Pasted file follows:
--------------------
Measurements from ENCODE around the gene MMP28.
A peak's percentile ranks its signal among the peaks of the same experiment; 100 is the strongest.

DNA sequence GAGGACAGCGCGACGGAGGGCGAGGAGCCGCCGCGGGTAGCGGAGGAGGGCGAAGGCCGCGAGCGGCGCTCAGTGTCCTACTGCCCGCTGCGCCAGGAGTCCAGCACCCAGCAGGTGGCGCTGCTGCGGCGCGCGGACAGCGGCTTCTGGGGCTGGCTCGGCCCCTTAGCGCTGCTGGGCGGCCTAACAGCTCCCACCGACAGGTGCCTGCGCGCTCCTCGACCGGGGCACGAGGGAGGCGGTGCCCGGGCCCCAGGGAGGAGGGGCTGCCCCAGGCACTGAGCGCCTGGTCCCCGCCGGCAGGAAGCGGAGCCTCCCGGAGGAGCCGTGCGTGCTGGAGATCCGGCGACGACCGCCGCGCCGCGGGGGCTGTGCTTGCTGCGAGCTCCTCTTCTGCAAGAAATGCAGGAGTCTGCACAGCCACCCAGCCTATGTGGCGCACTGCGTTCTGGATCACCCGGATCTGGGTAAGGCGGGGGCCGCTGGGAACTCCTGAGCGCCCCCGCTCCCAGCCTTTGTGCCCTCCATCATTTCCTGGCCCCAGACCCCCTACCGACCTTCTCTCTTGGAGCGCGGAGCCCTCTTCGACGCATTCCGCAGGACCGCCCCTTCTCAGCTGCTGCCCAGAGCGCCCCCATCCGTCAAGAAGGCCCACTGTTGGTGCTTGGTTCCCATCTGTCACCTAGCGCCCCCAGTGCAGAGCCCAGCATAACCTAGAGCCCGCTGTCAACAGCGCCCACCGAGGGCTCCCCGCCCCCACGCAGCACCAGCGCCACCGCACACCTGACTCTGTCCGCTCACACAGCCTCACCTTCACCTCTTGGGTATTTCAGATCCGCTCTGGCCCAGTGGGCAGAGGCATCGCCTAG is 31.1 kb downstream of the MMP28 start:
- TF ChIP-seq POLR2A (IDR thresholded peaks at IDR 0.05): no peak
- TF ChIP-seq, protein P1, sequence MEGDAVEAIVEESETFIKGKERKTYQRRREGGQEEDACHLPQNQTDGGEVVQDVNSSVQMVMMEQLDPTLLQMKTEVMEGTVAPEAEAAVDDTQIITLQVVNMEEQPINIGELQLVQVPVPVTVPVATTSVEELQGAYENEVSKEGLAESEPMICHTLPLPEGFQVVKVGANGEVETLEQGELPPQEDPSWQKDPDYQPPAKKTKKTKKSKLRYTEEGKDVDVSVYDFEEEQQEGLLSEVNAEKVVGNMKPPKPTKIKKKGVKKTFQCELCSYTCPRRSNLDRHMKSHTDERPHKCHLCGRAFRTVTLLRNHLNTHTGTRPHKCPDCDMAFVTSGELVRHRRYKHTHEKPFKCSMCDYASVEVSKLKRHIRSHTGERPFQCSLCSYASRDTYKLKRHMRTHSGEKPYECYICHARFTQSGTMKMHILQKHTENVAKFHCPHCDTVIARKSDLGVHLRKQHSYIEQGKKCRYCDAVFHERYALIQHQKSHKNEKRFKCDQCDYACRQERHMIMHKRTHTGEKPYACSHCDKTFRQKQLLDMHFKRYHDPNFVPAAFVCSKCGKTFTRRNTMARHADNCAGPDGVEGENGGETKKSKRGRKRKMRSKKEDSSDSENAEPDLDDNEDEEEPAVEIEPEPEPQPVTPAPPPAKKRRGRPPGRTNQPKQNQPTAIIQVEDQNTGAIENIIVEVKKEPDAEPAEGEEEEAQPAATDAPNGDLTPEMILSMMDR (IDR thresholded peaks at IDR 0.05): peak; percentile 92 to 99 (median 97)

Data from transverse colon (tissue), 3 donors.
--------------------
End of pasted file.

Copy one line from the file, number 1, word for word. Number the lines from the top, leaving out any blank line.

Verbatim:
Measurements from ENCODE around the gene MMP28.